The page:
The marriage metaphor appropriately captures the link between technology and financial inclusion as we launch “Finance for All 2018: Wedded to Fintech, for Better or Worse,” a new report on what financial inclusion stakeholders see as crucial risks facing financial service providers in emerging markets who work with those with little or no access to these services.
There are two key takeaways here. One is that fintech-enabled models are powerful drivers of financial inclusion and strong partnerships will contribute to their success and long-term sustainability. That technology is a force for good in the quest to achieve full financial inclusion is undeniable.
The other takeaway is that concerns about the marriage are ubiquitous. In fact, technology came out as the top risk out of 18 risk areas ranked by survey respondents, with strategy risk ranked a distant second (it was number one in the 2016 survey). Three hundred financial service providers, investors, regulators and observers from 70 countries participated.
What they’re saying about technology
Many respondents cited its potential to facilitate growth and revolutionize financial service provision by expanding outreach, improving efficiency, and better understanding client needs. Yet this enthusiasm is tempered by concerns that this new technology brings with it new and perhaps not well understood risks, particularly with respect to client protection and data security.
“The use of technology has huge potential in reaching and servicing the unbanked, yet we cannot do it without a probable increase in the inherent risk of failure of systems or infrastructure, data breaches and leakage of information. These pose a threat to cyber security, while the multiplicity and network of providers involved in providing finance could blur lines of accountability that could pose risk to consumers,” noted one regulator in Southeast Asia.
While technology has the opportunity to scale impact in financial inclusion, some technology providers may not align with missions of financial service providers (FSPs), focused on serving the base of the economic pyramid. Respondents to the survey stressed the downsides to loss of human touch and catered products that mass automation of technologies may bring. Ethan Loufield, director of strategy and operations at the CFI office in Washington, D.C., stressed in the report that “financial services are not inherently good or bad, but they can be designed and delivered in ways that target positive outcomes. And while many providers are trying to do this, when you look under the hood at what’s happening in practice you find that many such providers have a very difficult time measuring and articulating what the positive outcomes might be.”
Staying focused on the needs of clients and their varying levels of engagement highlight the importance of partnerships and establishing an ecosystem to better understand strengths, weaknesses and opportunities to work together. Many financial service providers are sitting on a wealth of client data that could be used more effectively to serve a larger number of clients. However, the inevitability of partnerships between FSPs and fintechs comes with the high risk choosing the wrong partner.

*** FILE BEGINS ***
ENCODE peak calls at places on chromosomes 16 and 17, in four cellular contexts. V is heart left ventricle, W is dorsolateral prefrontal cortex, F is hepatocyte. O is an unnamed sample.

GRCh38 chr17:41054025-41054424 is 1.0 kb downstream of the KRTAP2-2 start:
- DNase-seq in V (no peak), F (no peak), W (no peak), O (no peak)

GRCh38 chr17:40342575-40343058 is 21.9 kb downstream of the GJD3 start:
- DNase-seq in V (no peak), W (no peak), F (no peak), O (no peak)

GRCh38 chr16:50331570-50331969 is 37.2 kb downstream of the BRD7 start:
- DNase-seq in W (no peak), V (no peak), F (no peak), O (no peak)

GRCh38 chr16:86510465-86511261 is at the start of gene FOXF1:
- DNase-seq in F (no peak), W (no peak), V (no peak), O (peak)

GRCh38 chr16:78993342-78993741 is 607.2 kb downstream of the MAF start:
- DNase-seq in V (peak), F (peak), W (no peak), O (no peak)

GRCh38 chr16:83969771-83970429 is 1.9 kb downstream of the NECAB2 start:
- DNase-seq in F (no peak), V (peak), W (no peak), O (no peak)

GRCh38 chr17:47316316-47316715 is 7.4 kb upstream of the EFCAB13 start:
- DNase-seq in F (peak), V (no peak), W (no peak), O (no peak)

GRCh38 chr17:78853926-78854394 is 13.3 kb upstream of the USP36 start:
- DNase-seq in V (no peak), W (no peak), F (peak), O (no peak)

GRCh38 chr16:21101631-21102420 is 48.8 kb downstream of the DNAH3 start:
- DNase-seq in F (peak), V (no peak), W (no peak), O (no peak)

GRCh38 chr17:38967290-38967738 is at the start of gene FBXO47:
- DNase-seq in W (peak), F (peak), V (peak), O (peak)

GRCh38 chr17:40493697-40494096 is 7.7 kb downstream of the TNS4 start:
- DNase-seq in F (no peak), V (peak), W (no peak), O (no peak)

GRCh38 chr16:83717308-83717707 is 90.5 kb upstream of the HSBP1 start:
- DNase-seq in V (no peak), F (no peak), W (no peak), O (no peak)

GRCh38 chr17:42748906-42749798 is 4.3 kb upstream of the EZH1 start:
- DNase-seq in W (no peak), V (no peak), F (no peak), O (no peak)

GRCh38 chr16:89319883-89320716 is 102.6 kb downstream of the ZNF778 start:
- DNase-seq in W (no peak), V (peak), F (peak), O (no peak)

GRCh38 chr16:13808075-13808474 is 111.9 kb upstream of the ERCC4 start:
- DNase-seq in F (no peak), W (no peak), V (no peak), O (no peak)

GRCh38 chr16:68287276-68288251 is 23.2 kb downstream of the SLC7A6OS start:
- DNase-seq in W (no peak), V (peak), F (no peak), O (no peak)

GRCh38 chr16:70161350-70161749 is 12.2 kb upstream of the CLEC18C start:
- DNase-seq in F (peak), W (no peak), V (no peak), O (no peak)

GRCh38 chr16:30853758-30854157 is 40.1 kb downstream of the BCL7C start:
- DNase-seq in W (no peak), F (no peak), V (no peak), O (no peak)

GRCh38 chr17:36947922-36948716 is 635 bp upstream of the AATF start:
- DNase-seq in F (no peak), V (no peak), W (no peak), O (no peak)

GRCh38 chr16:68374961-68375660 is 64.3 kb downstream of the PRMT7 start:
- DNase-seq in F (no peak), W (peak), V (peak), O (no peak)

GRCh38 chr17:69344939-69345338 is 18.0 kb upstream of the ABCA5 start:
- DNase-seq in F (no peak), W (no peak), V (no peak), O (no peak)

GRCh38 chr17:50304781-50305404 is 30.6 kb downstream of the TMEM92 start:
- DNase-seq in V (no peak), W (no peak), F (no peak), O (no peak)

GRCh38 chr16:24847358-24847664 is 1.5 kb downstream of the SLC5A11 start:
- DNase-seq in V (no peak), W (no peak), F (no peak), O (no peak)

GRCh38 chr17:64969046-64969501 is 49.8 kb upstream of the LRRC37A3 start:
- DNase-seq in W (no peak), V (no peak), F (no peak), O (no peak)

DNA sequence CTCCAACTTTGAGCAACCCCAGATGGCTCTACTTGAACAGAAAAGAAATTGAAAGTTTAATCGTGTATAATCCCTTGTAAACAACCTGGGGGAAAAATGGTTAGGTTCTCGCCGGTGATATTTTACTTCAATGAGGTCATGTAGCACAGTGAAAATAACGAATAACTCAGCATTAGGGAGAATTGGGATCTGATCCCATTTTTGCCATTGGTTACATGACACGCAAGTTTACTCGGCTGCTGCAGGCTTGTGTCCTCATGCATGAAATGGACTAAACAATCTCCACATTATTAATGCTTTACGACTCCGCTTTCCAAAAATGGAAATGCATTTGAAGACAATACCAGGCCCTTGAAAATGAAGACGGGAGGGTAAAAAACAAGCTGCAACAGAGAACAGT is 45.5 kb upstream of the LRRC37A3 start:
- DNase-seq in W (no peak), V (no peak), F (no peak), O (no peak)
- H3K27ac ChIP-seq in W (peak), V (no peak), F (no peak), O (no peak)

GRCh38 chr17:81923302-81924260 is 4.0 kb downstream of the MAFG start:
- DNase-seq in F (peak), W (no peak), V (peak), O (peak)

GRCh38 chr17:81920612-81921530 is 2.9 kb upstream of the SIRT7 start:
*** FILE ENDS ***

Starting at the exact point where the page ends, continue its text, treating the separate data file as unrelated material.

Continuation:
“With digitization and other forms of cost cutting and efficiency enhancement, partnerships are unavoidable. Once a process involves external partnerships, the risk of one or more partners failing a service provider will always be there. Good selection of partners is key in overcoming such challenges,” according to survey respondent and board member of UGAFODE in Uganda, Olive Kabatalya.
Why should I read this report?
“Finance for All: Wedded to Fintech, for Better or Worse” is important reading for everyone working to advance financial inclusion because new entrants, new technology and new models are redefining the ecosystem of financial inclusion and bringing much promise as well as a lot of hype. There is no longer one business model fits all. Digitization has brought in new players and models. It has changed expectations and the risk landscape for clients and both existing and new players.
Not surprisingly, stakeholders view this evolution and related risks through different lenses, focusing on certain risks while paying less attention to others. The report provides us a platform to highlight and understand different risk perspectives, ask questions and to spark discussion about our own strategies to reach full financial inclusion.
What can be done?
Fintech providers ought to keep customer centricity the focal point of any technology rollout. While this sounds straightforward, we sometimes lose sight of our purpose as we add new bells and whistles and venture into new territory in “big data:” alternative data, psychometrics and the like.
For those more established, mainstream financial institutions, partnering with fintechs to improve product offerings, increase efficiency, and lower costs–goals with special relevance to low-income customers–ought to be paramount, as we discussed in the 2017 CFI report “How Financial Institutions and Fintechs are Partnering for Inclusion.”
To facilitate productive fintech partnerships, mainstream financial institutions are organizing internally for innovation, strategically integrating systems and staff, and developing contractual agreements to ensure stability and success. Fintech partnerships enable legacy institutions to engage with and learn from new technology in low-risk, low-cost ways. They are also key to allowing incumbents to compete in a world where alternative players, like Facebook and Amazon, are threatening the central role of financial institutions in the lives of customers. By offering better, less expensive, and more innovative products, financial institutions can assert their continued relevance as customer-facing organizations.
Do read the banana skins report when you have a moment, and join the discussion!